JIM COOMBS. The Economics of Stop The Boats : A sense of Proportion.

Why throw away money on preventing refugees when we should see the economic benefit they might bring ?  

Economics is supposed to be about the best allocation of resources. To deal with perhaps 25,000 people we are spending in excess of some billions of dollars. The result, whether it is in breach of international treaty obligations, or human decency, is simply a waste of tax-payers money.

Our need for this is also questionable: in numerical terms the “threat” being dealt with, by comparison, say, with the hundreds of thousands heading towards European Mediterranean nations, is hardly of any significance. It is small also by comparison with overstayers (arriving by air, on a visa) from New Zealand, Asia and Europe, likely over 200,000, few of whom are imprisoned or put back to another country, or the ocean, for someone else to accept, whether they die at sea or not. In our terms death from domestic violence and road trauma are more significant, the threat to us from “boat people”is tiny.

Our response to these desperate people is simply disproportionate: using a cluster-bomb to kill a fly.

Dare one suggest a humane, economic alternative ? 94% of the “boat people” have been assessed as genuine refugees, entitled to our protection under international law. The “evil” that the current wasteful policy is supposed to address is the loss of life due to people smugglers’ lack of safety standards. So we push them back for someone else to deal with them or let them drown on their watch. How compassionate of us.

The “policy” says making Australia a no-go attacks the “business model” of the smugglers, while, incidentally, treating desperate asylum seekers as criminals, detained in less than happy conditions.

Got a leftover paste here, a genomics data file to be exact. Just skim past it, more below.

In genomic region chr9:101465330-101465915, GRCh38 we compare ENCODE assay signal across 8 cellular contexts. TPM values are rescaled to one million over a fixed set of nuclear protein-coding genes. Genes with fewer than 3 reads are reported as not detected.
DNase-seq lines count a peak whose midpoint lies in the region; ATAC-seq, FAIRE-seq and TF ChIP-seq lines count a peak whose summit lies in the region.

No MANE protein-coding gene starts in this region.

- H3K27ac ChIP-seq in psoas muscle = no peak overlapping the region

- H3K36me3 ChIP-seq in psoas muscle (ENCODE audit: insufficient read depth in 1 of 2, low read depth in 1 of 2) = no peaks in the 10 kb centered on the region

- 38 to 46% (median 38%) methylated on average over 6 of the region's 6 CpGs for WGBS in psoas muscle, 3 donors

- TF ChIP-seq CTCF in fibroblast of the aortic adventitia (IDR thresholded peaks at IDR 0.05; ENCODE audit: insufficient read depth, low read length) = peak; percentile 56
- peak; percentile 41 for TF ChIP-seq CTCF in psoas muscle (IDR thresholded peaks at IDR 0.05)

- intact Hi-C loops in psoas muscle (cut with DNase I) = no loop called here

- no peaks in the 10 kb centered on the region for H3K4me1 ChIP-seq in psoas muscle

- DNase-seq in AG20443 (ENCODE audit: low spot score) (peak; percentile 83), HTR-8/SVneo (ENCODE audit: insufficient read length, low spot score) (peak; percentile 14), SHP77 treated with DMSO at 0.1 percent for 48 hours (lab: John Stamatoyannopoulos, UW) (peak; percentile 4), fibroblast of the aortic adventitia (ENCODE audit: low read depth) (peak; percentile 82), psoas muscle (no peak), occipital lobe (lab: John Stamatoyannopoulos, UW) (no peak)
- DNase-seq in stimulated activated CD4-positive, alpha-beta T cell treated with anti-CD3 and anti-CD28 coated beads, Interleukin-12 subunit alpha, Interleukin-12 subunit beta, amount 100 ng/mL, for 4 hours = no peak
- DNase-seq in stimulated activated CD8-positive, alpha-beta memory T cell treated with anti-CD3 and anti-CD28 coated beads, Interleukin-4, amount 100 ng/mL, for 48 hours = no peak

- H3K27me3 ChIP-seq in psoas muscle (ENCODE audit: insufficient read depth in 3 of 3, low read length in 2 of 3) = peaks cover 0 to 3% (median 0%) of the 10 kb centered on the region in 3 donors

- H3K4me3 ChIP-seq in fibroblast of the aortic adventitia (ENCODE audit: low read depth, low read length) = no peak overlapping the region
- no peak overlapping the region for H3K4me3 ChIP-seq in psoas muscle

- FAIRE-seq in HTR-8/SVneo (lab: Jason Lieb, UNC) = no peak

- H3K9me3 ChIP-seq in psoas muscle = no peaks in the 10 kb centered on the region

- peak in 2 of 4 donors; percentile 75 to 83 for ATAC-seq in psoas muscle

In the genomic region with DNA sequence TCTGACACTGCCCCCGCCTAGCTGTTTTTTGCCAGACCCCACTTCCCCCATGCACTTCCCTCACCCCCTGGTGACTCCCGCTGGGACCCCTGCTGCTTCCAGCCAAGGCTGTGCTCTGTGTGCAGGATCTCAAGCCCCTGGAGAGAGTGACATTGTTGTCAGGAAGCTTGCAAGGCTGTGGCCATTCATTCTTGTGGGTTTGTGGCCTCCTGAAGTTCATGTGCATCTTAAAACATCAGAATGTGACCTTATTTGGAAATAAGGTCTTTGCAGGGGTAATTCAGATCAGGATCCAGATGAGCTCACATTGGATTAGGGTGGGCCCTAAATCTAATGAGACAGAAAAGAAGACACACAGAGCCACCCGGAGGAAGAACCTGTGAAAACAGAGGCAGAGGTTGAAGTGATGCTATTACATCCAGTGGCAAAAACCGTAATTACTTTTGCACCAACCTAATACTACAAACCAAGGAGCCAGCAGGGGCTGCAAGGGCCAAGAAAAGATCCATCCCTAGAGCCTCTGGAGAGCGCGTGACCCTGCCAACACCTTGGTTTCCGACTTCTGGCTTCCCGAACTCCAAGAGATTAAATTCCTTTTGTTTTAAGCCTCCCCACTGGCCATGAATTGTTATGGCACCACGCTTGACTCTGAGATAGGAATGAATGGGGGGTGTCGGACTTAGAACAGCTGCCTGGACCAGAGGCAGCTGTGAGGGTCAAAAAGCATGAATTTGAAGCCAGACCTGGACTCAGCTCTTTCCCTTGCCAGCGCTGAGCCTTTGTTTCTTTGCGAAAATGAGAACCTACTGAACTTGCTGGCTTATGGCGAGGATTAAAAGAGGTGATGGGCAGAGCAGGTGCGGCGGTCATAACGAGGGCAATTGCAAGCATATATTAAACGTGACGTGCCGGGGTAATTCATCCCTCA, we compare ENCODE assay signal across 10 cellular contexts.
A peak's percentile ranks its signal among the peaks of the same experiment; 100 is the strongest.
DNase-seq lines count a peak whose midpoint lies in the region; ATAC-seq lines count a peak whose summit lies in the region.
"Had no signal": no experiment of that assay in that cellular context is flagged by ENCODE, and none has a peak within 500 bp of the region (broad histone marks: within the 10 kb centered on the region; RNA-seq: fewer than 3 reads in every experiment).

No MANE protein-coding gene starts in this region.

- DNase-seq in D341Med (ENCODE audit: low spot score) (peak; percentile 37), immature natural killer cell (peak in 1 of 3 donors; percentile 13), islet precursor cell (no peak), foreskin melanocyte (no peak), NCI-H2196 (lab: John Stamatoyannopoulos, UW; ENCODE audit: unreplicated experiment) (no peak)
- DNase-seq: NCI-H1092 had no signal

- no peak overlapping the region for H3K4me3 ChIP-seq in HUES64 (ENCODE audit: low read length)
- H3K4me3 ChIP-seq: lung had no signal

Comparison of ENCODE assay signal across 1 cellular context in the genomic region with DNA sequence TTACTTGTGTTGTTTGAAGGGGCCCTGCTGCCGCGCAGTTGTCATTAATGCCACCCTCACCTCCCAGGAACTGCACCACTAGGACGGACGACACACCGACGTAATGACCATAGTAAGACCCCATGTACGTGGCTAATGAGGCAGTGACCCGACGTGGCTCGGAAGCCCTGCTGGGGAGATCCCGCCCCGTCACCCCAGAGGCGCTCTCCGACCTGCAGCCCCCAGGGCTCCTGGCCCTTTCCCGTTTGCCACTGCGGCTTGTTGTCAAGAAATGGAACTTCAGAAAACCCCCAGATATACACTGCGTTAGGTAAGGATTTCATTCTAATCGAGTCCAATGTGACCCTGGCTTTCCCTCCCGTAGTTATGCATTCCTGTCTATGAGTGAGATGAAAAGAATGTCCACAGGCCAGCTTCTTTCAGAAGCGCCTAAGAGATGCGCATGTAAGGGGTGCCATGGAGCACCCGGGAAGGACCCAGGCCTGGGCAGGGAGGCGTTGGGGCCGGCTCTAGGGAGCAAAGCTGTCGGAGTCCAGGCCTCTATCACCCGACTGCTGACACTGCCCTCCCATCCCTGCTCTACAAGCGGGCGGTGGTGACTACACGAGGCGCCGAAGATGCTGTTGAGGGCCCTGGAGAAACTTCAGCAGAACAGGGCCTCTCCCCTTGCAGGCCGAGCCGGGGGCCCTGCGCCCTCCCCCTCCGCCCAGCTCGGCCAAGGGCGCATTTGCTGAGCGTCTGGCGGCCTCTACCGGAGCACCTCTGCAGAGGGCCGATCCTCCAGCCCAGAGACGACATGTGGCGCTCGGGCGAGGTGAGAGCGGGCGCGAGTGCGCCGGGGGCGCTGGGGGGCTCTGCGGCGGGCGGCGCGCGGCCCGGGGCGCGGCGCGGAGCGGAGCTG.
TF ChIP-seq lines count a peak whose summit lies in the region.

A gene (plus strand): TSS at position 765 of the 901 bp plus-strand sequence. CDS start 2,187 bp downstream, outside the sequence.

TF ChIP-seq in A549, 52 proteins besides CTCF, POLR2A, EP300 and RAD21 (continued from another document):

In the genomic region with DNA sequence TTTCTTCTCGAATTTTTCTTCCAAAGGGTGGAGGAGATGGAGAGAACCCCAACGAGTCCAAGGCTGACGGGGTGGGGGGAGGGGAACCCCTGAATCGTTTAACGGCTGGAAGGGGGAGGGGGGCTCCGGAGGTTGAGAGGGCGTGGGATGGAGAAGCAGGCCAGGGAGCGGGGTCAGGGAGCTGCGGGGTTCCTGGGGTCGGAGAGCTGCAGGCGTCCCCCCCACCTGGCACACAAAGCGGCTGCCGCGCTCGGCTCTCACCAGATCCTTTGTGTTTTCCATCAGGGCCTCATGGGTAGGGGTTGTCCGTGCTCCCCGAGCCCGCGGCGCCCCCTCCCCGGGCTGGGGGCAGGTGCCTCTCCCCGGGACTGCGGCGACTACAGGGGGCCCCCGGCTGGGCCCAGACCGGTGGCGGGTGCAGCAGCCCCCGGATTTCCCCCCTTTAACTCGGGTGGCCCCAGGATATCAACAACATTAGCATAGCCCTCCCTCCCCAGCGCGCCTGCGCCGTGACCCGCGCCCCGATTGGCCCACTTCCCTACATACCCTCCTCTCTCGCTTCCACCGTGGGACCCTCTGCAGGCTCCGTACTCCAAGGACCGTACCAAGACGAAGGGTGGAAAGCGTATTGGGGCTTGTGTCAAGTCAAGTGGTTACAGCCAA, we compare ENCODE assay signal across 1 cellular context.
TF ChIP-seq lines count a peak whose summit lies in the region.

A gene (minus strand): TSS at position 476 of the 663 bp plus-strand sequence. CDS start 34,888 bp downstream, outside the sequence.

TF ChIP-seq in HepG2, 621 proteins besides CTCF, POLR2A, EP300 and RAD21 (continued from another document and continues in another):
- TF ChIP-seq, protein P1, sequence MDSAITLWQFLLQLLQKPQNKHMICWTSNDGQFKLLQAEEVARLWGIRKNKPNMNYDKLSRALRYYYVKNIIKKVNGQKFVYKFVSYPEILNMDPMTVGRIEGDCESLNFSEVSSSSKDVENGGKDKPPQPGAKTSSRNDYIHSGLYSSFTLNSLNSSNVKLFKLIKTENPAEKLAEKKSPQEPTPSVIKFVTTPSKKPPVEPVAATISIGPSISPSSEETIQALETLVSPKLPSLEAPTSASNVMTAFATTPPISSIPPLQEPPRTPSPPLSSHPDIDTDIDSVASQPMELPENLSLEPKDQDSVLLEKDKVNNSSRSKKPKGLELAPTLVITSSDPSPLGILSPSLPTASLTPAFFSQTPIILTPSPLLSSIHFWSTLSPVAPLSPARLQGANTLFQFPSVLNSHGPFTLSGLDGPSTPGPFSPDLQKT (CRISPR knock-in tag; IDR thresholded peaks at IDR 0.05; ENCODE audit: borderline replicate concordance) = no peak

The simplest way of undermining the smugglers’ ”business model” is to undercut them. If Australia, richest nation in the region, were to use the Vietnamese boats, apparently already hired or purchased to repel them, to take the refugees to Australia for a modest fee (seeing they had cash for the smugglers), releasing these desperate people into their own communities here, while their claims to asylum are assessed in accordance with our international legal obligations, with suitable reporting obligations.

Instead of the refugees thousands of dollars going to the evil smugglers, they get to spend it here, boosting our economy. Remember 94% so far have been accepted as refugees. It is also worth remembering (those who don’t learn the lessons of history are forced to repeat the mistakes) that Australia has been, in the past, a model receiver of refugees: consider the “Dunera Boys” who produced some of our best in academia and business of the immediate post war, the wonderful culture-changing Vietnamese welcomed late lamented Malcolm Fraser and the Tien An Men Chinese granted residence by Bob Hawke.

This is a body of people who have drive, initiative sufficient to get to our borders to escape persecution and a genuine humanitarian need. If previous “boat people” refugees are a guide they will make a disproportionately positive contribution to this largely immigrant continent. Economic PLUS, not minus, and the sort of young people who will generate the wealth to keep the aging rest of us.

And while Alan Jones and Ray Hadley fulminate with unjustified hate and xenophobia, consider this: it certainly will not cost the BILLIONS of DOLLARS and we will be able to look ourselves in the mirror and think that we have done ourselves an economic favour. Let alone the world, and the oppressed.

Come on, Turnbull and Shorten, get real and consider your sense of proportion.

Jim Coombs, Almost retired magistrate and economist

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John Laurence Menadue is the publisher of Pearls & Irritations. He has had a distinguished career both in the private sector and in the Public Service.

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